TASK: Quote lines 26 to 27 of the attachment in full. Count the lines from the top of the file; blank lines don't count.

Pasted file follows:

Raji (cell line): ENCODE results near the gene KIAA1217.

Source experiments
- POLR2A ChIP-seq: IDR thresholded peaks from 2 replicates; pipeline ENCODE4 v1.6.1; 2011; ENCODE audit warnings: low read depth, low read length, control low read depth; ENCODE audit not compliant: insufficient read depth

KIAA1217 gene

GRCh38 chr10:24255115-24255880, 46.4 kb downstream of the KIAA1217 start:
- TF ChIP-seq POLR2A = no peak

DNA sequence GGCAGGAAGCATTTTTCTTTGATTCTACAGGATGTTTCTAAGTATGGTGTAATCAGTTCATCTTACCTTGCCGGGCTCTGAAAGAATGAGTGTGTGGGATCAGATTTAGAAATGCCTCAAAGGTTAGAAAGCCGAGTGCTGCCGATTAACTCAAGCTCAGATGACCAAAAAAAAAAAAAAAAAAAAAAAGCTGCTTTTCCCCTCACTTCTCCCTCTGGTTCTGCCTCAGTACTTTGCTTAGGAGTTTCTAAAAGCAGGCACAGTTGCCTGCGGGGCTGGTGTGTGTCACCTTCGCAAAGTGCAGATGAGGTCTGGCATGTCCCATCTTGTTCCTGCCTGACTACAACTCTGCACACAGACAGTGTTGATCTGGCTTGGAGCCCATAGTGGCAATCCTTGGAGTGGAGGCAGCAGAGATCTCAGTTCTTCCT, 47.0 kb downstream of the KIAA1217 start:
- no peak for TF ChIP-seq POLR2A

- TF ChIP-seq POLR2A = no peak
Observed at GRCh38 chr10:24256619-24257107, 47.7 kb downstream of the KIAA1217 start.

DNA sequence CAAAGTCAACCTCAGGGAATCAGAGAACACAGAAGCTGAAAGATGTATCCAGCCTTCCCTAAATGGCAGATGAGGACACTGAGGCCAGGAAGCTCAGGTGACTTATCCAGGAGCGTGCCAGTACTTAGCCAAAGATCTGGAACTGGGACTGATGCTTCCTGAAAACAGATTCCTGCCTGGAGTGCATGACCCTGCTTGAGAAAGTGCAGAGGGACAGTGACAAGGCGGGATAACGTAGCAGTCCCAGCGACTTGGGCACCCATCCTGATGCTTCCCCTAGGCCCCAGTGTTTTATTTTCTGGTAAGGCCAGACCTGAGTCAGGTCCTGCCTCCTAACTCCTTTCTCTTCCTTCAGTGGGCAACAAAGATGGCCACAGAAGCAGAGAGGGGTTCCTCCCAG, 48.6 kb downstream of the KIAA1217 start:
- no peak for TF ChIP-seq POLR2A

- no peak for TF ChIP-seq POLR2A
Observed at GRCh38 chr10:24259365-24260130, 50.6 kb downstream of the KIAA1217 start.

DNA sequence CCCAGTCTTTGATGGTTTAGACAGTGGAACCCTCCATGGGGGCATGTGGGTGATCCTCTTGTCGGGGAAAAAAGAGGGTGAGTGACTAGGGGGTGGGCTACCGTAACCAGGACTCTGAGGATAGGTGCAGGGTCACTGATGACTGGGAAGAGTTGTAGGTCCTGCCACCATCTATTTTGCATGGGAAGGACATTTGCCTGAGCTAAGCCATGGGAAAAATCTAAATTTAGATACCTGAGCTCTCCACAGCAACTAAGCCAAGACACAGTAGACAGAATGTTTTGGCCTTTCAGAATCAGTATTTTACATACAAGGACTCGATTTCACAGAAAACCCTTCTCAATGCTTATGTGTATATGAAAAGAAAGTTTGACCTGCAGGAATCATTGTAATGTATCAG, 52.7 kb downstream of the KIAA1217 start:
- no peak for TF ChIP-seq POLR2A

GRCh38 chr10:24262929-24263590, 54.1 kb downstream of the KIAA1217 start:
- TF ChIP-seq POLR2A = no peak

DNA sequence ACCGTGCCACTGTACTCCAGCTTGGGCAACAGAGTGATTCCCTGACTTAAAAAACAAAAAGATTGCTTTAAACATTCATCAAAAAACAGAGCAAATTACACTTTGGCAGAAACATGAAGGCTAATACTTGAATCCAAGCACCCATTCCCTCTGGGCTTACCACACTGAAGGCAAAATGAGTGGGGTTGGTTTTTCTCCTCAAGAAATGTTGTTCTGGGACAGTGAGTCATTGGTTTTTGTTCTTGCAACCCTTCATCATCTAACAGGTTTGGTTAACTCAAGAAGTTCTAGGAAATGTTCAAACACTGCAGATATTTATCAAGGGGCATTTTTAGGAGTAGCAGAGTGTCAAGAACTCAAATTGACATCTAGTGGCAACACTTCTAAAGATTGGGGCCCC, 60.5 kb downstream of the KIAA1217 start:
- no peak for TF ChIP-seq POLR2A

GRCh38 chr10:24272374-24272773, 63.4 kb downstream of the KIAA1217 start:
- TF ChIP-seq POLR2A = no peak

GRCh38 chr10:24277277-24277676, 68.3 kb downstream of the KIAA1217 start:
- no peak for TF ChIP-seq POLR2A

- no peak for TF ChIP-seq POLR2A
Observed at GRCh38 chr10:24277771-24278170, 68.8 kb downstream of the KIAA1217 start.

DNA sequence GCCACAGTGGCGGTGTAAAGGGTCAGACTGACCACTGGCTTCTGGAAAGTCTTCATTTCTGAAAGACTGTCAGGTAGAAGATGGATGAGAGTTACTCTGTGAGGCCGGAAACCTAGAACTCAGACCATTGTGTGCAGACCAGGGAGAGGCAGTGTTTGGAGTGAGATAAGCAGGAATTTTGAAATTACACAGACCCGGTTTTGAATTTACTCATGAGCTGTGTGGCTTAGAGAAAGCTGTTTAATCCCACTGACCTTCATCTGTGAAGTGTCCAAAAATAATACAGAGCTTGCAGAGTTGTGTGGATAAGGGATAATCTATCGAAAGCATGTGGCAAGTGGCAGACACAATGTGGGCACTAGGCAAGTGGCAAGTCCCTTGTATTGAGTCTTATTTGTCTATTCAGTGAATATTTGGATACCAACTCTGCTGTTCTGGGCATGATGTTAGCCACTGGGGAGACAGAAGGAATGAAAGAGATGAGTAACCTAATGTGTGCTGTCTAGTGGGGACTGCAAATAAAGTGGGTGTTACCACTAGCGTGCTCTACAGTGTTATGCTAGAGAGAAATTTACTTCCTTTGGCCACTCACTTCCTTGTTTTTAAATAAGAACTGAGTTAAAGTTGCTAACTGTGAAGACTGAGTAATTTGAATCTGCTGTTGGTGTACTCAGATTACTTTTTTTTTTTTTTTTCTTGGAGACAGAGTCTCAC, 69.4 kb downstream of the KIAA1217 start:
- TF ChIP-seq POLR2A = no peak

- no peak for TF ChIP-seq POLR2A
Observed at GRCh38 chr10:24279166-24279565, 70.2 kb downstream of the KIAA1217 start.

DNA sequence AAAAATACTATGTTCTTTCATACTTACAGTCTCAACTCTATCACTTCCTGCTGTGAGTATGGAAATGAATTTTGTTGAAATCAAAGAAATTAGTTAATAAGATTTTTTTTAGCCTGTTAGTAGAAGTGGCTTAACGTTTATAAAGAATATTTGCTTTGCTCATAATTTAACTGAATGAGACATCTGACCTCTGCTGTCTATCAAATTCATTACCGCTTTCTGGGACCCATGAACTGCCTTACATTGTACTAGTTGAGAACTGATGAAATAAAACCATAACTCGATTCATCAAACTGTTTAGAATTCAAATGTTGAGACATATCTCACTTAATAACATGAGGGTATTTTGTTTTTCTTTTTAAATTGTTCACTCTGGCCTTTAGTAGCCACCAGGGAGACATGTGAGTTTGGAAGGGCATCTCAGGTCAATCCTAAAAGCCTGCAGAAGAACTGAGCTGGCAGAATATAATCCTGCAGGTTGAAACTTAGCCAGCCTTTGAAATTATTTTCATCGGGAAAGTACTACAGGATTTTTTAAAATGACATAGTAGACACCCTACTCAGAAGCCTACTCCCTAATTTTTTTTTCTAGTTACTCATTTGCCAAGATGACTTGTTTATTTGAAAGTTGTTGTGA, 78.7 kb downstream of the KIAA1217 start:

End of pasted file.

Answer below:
Observed at GRCh38 chr10:24277771-24278170, 68.8 kb downstream of the KIAA1217 start.

DNA sequence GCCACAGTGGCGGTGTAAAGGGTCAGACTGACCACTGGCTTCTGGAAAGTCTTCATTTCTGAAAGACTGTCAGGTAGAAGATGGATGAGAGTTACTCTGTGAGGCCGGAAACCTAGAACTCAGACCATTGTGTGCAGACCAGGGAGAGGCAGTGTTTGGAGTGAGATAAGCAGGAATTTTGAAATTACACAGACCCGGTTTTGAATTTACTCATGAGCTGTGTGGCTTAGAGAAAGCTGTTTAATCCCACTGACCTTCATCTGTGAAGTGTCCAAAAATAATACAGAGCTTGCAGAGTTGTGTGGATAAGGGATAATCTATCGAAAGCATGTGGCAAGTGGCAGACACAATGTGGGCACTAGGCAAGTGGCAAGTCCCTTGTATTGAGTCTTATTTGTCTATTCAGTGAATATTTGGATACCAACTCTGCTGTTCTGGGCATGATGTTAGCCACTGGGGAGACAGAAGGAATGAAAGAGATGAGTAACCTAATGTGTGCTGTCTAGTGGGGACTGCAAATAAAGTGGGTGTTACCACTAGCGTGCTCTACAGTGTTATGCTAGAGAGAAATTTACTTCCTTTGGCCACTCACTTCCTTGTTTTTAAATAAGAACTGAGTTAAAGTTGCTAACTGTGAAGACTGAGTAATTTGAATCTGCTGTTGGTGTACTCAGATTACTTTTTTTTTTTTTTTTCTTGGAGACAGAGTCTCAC, 69.4 kb downstream of the KIAA1217 start: